This article is a continuation of "40th Anniversary 'SNAP'shot" from the Museum's Fall Newsletter and gives a look at the interesting device called a SNAP (Systems for Nuclear Auxiliary Power).
By Sarah Fair, curator
On January 16, 1959, a device that turned heat created from radioactivity into electricity was demonstrated for the first time on President Eisenhower’s desk. It was the size of a grapefruit, weighed 4 pounds and was capable of delivering 11,600 watt-hours for approximately 280 days. This device was called the SNAP-3. Two SNAP models will be on display in the Museum’s 40th Anniversary Exhibit. These models are an important part of the Museum’s collection and show how the Museum broadened its nuclear history and science horizons beyond weapons and into other nuclear technology uses.
The United States Atomic Energy Commission began developing a series of compact devices to supply power for space and terrestrial uses. These devices fell under the general title of Systems for Nuclear Auxiliary Power (SNAP). There were two different SNAP systems developed; both convert heat to electricity. In even-numbered SNAPs, heat is obtained from a small nuclear reactor. SNAP-10A, the first SNAP reactor power plant launched into space in 1965, is an example of that system. In odd-numbered SNAPs, the heat is obtained from the decay of certain radioisotopes such as Plutonium-238 (in the SNAP-27) and Polonium-210 (in the SNAP-29).
The early efforts on the SNAP began in 1956 with the objective of powering instruments in space satellites. By 1963, two satellites powered by SNAPs were already in orbit.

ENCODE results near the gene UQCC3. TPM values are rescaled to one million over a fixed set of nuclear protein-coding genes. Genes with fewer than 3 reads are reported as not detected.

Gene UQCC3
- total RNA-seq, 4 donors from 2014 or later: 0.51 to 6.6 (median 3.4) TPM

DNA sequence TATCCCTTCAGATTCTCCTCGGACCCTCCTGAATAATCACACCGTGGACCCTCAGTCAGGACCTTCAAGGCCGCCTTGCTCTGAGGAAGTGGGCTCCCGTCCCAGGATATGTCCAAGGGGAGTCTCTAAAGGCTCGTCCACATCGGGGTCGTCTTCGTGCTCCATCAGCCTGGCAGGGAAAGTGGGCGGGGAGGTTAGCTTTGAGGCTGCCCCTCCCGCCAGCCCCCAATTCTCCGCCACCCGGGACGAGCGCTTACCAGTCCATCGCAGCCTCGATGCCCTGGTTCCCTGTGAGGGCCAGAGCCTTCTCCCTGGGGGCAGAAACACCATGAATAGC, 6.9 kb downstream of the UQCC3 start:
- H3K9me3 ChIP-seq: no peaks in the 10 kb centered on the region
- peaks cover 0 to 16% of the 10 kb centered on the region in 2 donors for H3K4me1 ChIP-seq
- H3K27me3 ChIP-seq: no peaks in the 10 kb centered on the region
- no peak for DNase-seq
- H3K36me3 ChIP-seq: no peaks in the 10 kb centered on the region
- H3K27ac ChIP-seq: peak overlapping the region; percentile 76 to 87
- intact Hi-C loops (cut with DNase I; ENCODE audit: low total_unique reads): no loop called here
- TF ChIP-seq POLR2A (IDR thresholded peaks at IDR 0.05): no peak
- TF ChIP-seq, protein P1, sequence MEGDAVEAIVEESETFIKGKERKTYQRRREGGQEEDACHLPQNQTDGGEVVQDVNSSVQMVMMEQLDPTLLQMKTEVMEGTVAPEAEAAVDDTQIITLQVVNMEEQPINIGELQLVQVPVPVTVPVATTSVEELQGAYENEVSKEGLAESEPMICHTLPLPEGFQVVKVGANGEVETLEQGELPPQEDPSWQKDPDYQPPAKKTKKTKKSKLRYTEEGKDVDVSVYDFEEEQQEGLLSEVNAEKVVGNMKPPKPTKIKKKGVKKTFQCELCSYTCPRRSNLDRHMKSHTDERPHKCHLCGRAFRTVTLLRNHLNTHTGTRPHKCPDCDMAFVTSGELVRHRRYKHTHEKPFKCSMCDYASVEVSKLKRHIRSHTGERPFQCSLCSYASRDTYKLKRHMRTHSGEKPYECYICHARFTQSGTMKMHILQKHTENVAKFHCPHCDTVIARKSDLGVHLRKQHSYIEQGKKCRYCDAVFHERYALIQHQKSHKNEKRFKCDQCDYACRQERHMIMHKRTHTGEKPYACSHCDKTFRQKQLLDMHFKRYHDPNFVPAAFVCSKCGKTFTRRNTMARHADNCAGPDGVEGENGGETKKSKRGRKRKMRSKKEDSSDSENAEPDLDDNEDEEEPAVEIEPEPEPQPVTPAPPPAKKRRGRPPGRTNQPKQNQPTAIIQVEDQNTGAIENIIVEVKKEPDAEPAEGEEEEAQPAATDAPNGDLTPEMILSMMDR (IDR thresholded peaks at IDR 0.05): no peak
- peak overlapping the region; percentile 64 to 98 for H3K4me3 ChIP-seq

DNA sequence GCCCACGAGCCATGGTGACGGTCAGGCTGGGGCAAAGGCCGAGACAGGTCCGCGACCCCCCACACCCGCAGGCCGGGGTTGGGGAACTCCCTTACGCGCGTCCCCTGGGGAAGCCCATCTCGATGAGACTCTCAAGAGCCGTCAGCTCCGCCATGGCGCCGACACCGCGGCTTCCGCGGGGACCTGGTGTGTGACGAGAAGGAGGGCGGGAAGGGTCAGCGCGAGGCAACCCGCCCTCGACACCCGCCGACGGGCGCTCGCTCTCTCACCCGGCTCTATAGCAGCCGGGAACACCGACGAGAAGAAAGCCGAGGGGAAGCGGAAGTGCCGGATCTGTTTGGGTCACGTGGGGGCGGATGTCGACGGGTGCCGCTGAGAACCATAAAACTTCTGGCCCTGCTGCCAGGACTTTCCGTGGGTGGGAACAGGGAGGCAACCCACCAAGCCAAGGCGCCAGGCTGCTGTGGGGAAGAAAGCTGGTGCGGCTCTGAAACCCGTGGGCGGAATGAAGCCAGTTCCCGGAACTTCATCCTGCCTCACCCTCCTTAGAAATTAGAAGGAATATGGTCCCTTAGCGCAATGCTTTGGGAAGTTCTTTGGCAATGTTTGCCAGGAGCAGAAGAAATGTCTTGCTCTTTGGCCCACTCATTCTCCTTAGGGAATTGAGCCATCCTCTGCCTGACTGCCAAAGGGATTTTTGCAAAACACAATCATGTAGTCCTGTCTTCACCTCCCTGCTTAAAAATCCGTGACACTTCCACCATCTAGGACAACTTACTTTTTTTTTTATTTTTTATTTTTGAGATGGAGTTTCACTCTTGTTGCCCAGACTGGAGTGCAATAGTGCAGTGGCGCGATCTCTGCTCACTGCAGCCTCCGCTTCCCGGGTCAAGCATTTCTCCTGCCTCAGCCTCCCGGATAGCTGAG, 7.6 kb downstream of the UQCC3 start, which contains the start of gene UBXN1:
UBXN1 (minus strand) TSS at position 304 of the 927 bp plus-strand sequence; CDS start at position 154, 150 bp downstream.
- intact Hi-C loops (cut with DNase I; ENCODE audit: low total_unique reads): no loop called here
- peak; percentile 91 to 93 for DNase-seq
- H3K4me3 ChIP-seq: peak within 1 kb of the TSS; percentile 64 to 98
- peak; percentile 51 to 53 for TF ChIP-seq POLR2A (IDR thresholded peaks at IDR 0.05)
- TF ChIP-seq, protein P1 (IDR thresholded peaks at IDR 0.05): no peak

The SNAP-1 was a small turboelectric generator with high-speed rotating components to convert heat into electricity. It was abandoned for thermoelectric devices, which had no moving parts and a longer lifespan than SNAP-1, with its two-month life expectancy. Work began to develop a new and more efficient thermoelectric and thermionic conversion units for use with a radioisotope heat source.
The SNAP-3 generator was assembled and tested in January 1959. It was a success because it generated 2.5 watts of electricity with a half charge of Polonium-210 fuel. This radioisotope system was selected for several reasons. It provided a concentrated heat source, was readily available, and was safe to handle. Because of the SNAP-3’s success, work began on generators to power satellites, moon probes, automatic weather stations, and navigational aids.
Satellites need dependable, long-lived electrical supply. They also need to be lightweight because pounds are precious in payloads rocketing into space. They must withstand the rigors of a ride on a rocket. The generator must also be safe, that in the event of an accident there will be no serious consequences from radioactive contamination. The SNAP-3A was used in 1961 in the U.S. space program for the orbiting of a Department of Defense satellite. It used a radioisotope generator with a supplementary electricity source for its radio transmitters and was the first use of atomic power in space
The SNAP-27 was developed for use by NASA in lunar landing missions and was designed to power the Apollo Lunar Surface Experiment Package (ALSEP). Five SNAP-27 units provided electric power to ALSEP and were left on the moon by Apollo 12, 14,15, 16, and 17. The SNAP-27 from Apollo 13 is 20,000 feet under water in the Pacific Ocean. The systems transmitted information about moonquakes and meteor impacts, lunar magnetic and gravitational fields, the moon’s internal temperature, and the moon’s atmosphere for several years after the missions. Even after 10 years a SNAP-27 still produces more than 90% of its 70-watt output.
Visit the Museum on October 17, 2009 to see models of the SNAP-27 and SNAP-29 on display in the Museum’s new 40th Anniversary Exhibit. Check out the Museum’s website, www.nuclearmuseum.org, for more info about the new exhibit.